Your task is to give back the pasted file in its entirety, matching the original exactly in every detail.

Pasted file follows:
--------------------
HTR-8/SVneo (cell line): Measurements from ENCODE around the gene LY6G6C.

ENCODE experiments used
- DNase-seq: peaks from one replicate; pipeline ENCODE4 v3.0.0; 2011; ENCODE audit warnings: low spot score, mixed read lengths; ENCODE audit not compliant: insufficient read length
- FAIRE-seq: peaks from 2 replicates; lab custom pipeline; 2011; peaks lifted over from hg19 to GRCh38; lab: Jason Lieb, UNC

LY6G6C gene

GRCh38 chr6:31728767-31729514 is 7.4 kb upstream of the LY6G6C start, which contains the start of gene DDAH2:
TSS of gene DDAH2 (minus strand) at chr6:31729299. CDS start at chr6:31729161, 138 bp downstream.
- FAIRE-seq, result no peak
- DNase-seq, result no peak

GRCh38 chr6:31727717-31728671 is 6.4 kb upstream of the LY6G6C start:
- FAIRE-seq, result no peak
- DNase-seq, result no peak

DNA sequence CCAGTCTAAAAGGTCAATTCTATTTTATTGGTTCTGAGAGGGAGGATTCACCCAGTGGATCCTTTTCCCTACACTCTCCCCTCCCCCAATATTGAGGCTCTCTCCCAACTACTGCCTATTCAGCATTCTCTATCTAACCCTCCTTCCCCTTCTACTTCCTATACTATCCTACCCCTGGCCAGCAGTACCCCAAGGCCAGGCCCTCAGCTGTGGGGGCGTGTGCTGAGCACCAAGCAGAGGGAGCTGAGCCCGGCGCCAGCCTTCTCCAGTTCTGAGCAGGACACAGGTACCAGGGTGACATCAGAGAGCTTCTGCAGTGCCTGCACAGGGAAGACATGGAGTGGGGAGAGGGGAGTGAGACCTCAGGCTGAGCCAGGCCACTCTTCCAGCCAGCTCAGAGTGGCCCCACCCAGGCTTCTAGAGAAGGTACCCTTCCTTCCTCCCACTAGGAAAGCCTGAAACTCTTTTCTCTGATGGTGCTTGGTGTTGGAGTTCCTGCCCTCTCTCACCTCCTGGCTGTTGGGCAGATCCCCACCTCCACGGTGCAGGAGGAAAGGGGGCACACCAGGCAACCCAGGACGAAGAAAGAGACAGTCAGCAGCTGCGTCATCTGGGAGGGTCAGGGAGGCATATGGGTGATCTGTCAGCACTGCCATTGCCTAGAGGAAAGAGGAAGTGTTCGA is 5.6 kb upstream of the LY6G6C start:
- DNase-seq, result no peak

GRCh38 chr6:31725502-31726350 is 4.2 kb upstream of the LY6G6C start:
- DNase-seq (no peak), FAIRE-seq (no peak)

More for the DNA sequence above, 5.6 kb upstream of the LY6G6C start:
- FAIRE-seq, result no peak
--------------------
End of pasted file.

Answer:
HTR-8/SVneo (cell line): Measurements from ENCODE around the gene LY6G6C.

ENCODE experiments used
- DNase-seq: peaks from one replicate; pipeline ENCODE4 v3.0.0; 2011; ENCODE audit warnings: low spot score, mixed read lengths; ENCODE audit not compliant: insufficient read length
- FAIRE-seq: peaks from 2 replicates; lab custom pipeline; 2011; peaks lifted over from hg19 to GRCh38; lab: Jason Lieb, UNC

LY6G6C gene

GRCh38 chr6:31728767-31729514 is 7.4 kb upstream of the LY6G6C start, which contains the start of gene DDAH2:
TSS of gene DDAH2 (minus strand) at chr6:31729299. CDS start at chr6:31729161, 138 bp downstream.
- FAIRE-seq, result no peak
- DNase-seq, result no peak

GRCh38 chr6:31727717-31728671 is 6.4 kb upstream of the LY6G6C start:
- FAIRE-seq, result no peak
- DNase-seq, result no peak

DNA sequence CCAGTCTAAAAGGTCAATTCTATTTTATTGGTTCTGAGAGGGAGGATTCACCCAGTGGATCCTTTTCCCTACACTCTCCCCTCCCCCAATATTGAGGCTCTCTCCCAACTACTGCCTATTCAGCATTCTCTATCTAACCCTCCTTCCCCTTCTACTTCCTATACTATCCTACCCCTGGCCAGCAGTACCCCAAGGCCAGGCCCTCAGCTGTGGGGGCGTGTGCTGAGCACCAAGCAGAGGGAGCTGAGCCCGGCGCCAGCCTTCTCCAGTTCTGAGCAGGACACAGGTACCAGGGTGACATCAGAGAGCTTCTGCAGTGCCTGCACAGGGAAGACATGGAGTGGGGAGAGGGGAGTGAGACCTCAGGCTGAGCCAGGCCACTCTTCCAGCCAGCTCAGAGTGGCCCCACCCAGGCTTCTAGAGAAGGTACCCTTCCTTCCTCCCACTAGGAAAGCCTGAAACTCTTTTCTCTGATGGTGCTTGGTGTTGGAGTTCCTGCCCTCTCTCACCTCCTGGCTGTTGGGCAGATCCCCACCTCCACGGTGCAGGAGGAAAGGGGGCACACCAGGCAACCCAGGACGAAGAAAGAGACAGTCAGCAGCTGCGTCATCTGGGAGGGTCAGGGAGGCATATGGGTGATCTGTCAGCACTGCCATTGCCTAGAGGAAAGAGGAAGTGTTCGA is 5.6 kb upstream of the LY6G6C start:
- DNase-seq, result no peak

GRCh38 chr6:31725502-31726350 is 4.2 kb upstream of the LY6G6C start:
- DNase-seq (no peak), FAIRE-seq (no peak)

More for the DNA sequence above, 5.6 kb upstream of the LY6G6C start:
- FAIRE-seq, result no peak